In interviews, those who provide these services insist that they don't actually write essays. But most also say that they know of competitors who do so. Many said that parents -- not students -- are the ones pushing for a coach to write an essay for a student. And the essay coaches say that they regularly save students from such parents, who are unaware that their essays would immediately be flagged as written by people much older than a typical college applicant. (McSweeney's, the humor website, published a satirical guide to "how to write your teen's college essay" Friday.)
Robert Schwartz, who created Your Best College Essay, is considered among the deans of the field. His website stresses that the work must be from students. His tagline is "Your story. Your voice. Our help."
Formerly a journalist and entertainment writer, Schwartz started his business about six years ago, creating a website to see if anyone would reach out. Five applicants did so. Last year he had 93, including applicants to business, medical and law schools. He charges $1,500 for the basic Common Application essay and then $700 for each 500-word supplemental essay. (Those essays include questions asked by individual colleges and prompts related to why someone wants to go to a particular college, and so most students would have one or two of them for each college, on top of the main Common Application essay.)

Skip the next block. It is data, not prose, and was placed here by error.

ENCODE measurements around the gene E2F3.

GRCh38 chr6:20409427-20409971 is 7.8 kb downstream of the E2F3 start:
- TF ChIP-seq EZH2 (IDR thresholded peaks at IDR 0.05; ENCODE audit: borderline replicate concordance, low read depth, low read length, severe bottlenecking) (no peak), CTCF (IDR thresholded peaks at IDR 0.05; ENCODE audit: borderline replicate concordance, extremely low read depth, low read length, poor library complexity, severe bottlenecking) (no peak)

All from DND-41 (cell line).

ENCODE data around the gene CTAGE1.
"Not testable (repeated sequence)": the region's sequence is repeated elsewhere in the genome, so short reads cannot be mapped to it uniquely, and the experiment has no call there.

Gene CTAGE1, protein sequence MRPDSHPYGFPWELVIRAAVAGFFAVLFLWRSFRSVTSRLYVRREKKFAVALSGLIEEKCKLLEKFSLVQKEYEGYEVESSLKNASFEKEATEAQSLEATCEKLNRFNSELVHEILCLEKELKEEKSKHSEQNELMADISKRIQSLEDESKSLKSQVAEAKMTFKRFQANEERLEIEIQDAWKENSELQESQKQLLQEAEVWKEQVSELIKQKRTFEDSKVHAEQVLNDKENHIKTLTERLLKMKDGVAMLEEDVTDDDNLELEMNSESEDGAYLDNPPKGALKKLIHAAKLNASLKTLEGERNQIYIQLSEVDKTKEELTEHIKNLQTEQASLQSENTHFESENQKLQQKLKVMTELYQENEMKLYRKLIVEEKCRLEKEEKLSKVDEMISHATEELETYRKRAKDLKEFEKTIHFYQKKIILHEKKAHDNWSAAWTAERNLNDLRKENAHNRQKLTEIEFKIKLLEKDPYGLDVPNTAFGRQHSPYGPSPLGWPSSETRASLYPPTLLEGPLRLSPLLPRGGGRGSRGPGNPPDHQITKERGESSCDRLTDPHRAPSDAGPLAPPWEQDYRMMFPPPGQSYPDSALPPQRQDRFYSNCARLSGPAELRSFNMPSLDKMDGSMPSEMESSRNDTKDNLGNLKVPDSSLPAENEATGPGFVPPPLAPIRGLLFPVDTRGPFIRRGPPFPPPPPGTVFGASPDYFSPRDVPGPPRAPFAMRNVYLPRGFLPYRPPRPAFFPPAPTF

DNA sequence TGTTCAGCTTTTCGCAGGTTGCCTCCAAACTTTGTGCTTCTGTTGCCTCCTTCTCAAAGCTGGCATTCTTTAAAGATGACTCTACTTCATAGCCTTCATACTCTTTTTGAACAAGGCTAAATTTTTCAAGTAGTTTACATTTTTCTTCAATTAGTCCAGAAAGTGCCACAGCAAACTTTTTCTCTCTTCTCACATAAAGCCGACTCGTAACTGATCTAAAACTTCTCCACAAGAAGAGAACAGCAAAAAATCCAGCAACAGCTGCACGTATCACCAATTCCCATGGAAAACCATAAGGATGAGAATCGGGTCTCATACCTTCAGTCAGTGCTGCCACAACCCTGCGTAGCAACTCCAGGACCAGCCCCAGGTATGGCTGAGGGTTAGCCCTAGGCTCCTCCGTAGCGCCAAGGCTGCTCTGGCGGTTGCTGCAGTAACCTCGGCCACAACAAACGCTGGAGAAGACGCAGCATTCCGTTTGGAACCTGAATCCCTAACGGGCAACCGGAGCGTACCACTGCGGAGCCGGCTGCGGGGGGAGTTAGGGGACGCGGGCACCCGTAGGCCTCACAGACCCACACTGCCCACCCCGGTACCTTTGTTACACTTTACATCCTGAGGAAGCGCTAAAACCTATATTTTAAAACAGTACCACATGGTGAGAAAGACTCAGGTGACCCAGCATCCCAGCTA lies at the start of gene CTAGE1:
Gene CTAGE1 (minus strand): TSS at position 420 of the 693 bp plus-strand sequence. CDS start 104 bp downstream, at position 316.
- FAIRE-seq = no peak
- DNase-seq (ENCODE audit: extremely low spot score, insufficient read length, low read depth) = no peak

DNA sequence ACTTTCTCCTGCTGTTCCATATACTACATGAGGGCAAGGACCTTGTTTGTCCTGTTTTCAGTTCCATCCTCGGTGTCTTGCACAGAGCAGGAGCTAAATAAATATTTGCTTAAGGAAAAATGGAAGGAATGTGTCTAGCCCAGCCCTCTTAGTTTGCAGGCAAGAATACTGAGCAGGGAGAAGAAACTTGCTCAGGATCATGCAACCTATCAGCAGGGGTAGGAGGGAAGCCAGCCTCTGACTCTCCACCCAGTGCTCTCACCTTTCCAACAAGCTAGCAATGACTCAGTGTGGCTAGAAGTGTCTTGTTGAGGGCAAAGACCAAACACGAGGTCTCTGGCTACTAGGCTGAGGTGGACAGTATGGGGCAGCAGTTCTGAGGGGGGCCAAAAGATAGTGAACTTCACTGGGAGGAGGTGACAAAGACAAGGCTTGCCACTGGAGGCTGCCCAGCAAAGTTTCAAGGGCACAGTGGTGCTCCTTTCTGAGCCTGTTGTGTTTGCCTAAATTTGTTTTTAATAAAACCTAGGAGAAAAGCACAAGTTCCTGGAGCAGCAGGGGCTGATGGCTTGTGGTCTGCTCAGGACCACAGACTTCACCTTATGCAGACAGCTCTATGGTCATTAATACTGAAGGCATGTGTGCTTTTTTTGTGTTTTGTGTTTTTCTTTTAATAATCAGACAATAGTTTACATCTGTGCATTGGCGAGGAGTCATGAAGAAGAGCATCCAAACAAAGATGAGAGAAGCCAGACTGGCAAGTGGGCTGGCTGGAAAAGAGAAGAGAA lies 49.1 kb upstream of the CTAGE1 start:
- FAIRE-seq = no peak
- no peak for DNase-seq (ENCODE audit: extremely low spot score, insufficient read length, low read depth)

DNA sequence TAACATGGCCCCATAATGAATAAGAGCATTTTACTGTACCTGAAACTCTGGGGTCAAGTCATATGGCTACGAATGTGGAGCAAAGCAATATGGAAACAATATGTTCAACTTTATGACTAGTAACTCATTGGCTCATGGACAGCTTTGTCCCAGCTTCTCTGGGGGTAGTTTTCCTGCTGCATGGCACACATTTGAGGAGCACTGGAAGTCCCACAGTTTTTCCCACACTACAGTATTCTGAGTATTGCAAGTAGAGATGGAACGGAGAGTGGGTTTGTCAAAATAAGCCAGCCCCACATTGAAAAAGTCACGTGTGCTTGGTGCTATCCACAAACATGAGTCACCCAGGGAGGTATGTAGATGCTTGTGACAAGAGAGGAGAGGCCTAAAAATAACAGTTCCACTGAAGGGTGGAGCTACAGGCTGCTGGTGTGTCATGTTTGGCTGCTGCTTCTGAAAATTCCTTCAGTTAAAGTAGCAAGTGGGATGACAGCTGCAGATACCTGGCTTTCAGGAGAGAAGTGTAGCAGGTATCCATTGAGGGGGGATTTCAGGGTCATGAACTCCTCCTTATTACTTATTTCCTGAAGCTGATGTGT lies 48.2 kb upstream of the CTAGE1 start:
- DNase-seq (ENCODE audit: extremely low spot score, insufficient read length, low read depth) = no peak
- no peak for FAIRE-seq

The pricing is strictly by the essay, not an hourly rate -- and so his fee covers however many drafts a student wants him to review (after the brainstorming session on what the essay should cover). Two or three drafts are typical.